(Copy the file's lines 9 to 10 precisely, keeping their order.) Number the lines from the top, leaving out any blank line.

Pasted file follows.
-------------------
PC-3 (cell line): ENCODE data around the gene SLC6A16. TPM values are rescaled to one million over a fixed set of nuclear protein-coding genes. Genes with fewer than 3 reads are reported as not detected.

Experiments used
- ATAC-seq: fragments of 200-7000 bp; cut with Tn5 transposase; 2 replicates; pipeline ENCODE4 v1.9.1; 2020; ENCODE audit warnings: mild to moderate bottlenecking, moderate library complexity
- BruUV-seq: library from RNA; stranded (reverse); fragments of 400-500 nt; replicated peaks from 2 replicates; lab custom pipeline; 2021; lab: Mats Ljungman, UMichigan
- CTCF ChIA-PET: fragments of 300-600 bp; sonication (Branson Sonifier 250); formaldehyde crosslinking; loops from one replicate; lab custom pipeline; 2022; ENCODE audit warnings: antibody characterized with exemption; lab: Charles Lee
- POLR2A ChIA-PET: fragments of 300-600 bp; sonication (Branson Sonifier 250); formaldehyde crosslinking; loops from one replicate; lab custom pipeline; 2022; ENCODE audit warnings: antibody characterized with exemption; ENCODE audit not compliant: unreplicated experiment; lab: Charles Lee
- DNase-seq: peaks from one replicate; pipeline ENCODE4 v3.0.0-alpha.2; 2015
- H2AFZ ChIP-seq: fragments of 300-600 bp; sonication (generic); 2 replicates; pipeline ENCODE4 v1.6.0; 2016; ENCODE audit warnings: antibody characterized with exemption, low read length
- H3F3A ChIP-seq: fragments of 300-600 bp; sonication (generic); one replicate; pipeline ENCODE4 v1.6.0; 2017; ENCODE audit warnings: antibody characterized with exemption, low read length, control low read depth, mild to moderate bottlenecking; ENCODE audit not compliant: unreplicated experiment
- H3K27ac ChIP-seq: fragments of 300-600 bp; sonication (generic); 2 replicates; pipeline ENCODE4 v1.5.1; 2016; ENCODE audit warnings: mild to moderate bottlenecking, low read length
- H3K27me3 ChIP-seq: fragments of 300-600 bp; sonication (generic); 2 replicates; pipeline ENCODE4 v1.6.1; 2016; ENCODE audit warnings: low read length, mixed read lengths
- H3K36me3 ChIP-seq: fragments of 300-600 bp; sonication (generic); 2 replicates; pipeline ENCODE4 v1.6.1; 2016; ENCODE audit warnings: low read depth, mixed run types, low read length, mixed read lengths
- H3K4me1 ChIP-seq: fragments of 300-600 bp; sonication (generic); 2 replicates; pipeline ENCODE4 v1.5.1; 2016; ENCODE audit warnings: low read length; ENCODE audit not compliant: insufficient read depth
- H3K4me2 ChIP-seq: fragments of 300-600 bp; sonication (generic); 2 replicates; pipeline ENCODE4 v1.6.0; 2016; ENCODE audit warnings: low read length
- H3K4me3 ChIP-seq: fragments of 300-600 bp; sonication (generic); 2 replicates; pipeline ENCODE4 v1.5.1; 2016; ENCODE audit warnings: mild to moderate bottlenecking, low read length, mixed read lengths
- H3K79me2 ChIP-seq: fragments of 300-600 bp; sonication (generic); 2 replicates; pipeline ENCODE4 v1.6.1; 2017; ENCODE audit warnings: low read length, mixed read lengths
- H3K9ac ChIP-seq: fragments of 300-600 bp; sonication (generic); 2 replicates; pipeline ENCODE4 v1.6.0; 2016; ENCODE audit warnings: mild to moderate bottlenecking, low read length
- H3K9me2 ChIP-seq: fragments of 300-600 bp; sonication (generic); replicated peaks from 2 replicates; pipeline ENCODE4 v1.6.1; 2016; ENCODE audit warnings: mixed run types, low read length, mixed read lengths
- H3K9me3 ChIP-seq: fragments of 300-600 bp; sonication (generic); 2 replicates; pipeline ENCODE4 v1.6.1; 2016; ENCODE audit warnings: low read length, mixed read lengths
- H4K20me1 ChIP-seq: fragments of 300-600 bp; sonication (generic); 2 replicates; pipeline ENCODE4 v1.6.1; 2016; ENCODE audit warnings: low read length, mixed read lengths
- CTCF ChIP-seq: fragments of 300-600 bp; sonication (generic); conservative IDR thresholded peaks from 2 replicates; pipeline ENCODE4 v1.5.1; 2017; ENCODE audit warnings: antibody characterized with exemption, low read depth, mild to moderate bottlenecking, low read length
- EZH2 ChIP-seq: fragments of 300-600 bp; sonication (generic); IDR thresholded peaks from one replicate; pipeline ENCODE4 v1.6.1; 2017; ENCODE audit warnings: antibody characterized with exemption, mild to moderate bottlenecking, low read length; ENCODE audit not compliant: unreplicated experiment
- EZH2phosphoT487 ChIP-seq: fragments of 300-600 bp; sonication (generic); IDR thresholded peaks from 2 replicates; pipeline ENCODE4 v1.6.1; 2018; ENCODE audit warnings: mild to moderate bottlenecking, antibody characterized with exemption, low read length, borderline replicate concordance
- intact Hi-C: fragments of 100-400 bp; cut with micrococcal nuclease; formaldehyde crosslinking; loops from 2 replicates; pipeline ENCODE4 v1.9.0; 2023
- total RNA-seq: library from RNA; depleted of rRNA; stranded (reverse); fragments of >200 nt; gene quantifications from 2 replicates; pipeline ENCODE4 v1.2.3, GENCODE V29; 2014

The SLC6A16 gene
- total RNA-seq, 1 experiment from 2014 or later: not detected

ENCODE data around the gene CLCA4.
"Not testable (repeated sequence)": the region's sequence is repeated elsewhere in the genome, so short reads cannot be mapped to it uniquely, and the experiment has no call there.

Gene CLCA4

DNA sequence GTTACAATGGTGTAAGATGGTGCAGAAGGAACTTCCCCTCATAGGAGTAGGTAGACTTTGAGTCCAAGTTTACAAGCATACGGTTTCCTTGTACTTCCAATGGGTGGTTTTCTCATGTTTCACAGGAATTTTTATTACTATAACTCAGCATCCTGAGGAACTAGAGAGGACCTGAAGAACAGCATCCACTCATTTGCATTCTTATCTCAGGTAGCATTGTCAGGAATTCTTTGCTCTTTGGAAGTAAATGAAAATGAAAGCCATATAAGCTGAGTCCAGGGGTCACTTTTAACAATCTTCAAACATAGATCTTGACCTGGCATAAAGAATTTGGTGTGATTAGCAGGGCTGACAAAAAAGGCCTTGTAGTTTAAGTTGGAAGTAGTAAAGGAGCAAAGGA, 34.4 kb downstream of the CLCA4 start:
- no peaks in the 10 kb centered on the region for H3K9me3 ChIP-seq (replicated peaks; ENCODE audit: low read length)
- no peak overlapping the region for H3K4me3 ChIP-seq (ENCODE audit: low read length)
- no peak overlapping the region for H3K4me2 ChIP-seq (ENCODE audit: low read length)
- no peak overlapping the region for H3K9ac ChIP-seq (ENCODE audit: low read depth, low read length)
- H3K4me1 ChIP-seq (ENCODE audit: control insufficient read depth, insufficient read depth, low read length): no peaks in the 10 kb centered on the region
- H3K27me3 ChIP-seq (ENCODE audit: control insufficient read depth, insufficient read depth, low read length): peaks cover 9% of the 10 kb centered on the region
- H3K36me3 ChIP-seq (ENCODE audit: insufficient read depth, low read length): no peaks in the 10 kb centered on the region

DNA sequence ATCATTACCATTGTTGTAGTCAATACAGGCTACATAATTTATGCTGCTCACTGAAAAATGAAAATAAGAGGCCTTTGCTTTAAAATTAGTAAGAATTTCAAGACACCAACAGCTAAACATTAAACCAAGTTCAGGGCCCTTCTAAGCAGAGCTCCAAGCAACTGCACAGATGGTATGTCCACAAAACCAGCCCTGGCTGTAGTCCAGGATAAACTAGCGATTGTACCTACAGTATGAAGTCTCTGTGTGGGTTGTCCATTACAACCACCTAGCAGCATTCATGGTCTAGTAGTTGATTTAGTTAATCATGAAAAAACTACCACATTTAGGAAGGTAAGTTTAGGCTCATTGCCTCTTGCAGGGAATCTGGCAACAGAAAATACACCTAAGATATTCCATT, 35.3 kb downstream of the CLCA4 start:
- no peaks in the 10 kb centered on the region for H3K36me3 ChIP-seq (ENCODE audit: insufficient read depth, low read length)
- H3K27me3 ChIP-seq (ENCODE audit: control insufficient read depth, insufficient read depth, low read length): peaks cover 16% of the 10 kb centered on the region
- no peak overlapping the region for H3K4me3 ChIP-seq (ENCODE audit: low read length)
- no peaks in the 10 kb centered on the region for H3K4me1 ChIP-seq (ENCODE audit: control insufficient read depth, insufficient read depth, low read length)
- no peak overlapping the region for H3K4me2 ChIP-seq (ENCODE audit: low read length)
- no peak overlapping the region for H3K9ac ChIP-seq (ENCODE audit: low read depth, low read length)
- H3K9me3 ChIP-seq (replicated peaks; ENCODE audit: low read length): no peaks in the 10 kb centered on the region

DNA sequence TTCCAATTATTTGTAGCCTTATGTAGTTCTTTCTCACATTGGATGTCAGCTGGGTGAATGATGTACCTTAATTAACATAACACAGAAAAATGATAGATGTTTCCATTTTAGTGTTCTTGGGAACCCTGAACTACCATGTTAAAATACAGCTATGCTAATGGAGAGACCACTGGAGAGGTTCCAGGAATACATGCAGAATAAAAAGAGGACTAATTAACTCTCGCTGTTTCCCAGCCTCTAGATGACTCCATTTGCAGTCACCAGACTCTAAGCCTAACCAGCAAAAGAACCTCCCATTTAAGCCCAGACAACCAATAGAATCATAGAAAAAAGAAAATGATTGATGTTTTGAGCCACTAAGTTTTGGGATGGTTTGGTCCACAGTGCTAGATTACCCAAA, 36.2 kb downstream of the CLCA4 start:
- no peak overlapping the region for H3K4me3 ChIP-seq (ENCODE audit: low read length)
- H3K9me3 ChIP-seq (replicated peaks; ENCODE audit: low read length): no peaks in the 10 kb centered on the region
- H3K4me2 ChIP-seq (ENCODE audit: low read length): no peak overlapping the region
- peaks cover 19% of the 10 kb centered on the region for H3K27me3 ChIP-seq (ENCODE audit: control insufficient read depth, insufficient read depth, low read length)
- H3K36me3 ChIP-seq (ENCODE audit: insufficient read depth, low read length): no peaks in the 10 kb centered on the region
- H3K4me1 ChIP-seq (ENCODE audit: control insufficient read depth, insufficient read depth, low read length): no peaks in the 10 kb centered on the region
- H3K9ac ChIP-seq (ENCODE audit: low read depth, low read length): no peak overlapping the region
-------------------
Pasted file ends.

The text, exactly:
- H3F3A ChIP-seq: fragments of 300-600 bp; sonication (generic); one replicate; pipeline ENCODE4 v1.6.0; 2017; ENCODE audit warnings: antibody characterized with exemption, low read length, control low read depth, mild to moderate bottlenecking; ENCODE audit not compliant: unreplicated experiment
- H3K27ac ChIP-seq: fragments of 300-600 bp; sonication (generic); 2 replicates; pipeline ENCODE4 v1.5.1; 2016; ENCODE audit warnings: mild to moderate bottlenecking, low read length